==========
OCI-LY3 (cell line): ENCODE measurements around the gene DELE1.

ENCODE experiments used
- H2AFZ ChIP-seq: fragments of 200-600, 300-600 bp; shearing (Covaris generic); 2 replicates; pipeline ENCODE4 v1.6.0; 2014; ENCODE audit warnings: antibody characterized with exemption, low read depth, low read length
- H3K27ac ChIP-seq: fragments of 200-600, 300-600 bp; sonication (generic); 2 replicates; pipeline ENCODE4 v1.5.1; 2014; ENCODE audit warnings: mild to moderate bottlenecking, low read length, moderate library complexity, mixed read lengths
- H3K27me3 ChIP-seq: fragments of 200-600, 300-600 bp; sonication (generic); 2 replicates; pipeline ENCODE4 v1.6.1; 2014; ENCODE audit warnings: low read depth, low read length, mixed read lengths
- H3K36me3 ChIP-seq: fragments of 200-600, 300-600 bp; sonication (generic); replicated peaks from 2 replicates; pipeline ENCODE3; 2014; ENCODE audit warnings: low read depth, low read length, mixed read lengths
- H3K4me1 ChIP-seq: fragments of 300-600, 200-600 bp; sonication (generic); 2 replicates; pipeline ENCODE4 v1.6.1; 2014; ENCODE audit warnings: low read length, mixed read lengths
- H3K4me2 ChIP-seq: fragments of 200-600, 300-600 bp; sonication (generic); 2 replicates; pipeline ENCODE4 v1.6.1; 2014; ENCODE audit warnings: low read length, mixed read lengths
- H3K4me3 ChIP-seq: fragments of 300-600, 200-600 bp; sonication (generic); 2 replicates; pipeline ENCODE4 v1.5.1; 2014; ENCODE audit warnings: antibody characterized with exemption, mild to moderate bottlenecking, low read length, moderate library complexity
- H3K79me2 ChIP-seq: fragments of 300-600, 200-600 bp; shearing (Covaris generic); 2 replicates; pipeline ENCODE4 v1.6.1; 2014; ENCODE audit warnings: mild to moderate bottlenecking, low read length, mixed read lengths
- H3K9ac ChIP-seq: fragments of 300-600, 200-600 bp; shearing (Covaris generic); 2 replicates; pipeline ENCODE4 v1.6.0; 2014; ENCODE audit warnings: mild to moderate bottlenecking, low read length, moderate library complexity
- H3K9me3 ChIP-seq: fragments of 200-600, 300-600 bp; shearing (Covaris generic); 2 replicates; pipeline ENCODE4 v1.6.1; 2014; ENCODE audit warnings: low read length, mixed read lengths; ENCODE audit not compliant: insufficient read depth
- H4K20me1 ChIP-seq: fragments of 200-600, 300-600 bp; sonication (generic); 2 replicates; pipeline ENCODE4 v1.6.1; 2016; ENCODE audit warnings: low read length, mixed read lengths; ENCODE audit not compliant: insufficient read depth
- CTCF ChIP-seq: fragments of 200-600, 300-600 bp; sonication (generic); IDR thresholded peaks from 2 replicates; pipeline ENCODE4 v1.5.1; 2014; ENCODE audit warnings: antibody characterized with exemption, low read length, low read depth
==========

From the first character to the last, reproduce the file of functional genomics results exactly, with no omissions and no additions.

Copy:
OCI-LY3 (cell line): ENCODE measurements around the gene DELE1.

ENCODE experiments used
- H2AFZ ChIP-seq: fragments of 200-600, 300-600 bp; shearing (Covaris generic); 2 replicates; pipeline ENCODE4 v1.6.0; 2014; ENCODE audit warnings: antibody characterized with exemption, low read depth, low read length
- H3K27ac ChIP-seq: fragments of 200-600, 300-600 bp; sonication (generic); 2 replicates; pipeline ENCODE4 v1.5.1; 2014; ENCODE audit warnings: mild to moderate bottlenecking, low read length, moderate library complexity, mixed read lengths
- H3K27me3 ChIP-seq: fragments of 200-600, 300-600 bp; sonication (generic); 2 replicates; pipeline ENCODE4 v1.6.1; 2014; ENCODE audit warnings: low read depth, low read length, mixed read lengths
- H3K36me3 ChIP-seq: fragments of 200-600, 300-600 bp; sonication (generic); replicated peaks from 2 replicates; pipeline ENCODE3; 2014; ENCODE audit warnings: low read depth, low read length, mixed read lengths
- H3K4me1 ChIP-seq: fragments of 300-600, 200-600 bp; sonication (generic); 2 replicates; pipeline ENCODE4 v1.6.1; 2014; ENCODE audit warnings: low read length, mixed read lengths
- H3K4me2 ChIP-seq: fragments of 200-600, 300-600 bp; sonication (generic); 2 replicates; pipeline ENCODE4 v1.6.1; 2014; ENCODE audit warnings: low read length, mixed read lengths
- H3K4me3 ChIP-seq: fragments of 300-600, 200-600 bp; sonication (generic); 2 replicates; pipeline ENCODE4 v1.5.1; 2014; ENCODE audit warnings: antibody characterized with exemption, mild to moderate bottlenecking, low read length, moderate library complexity
- H3K79me2 ChIP-seq: fragments of 300-600, 200-600 bp; shearing (Covaris generic); 2 replicates; pipeline ENCODE4 v1.6.1; 2014; ENCODE audit warnings: mild to moderate bottlenecking, low read length, mixed read lengths
- H3K9ac ChIP-seq: fragments of 300-600, 200-600 bp; shearing (Covaris generic); 2 replicates; pipeline ENCODE4 v1.6.0; 2014; ENCODE audit warnings: mild to moderate bottlenecking, low read length, moderate library complexity
- H3K9me3 ChIP-seq: fragments of 200-600, 300-600 bp; shearing (Covaris generic); 2 replicates; pipeline ENCODE4 v1.6.1; 2014; ENCODE audit warnings: low read length, mixed read lengths; ENCODE audit not compliant: insufficient read depth
- H4K20me1 ChIP-seq: fragments of 200-600, 300-600 bp; sonication (generic); 2 replicates; pipeline ENCODE4 v1.6.1; 2016; ENCODE audit warnings: low read length, mixed read lengths; ENCODE audit not compliant: insufficient read depth
- CTCF ChIP-seq: fragments of 200-600, 300-600 bp; sonication (generic); IDR thresholded peaks from 2 replicates; pipeline ENCODE4 v1.5.1; 2014; ENCODE audit warnings: antibody characterized with exemption, low read length, low read depth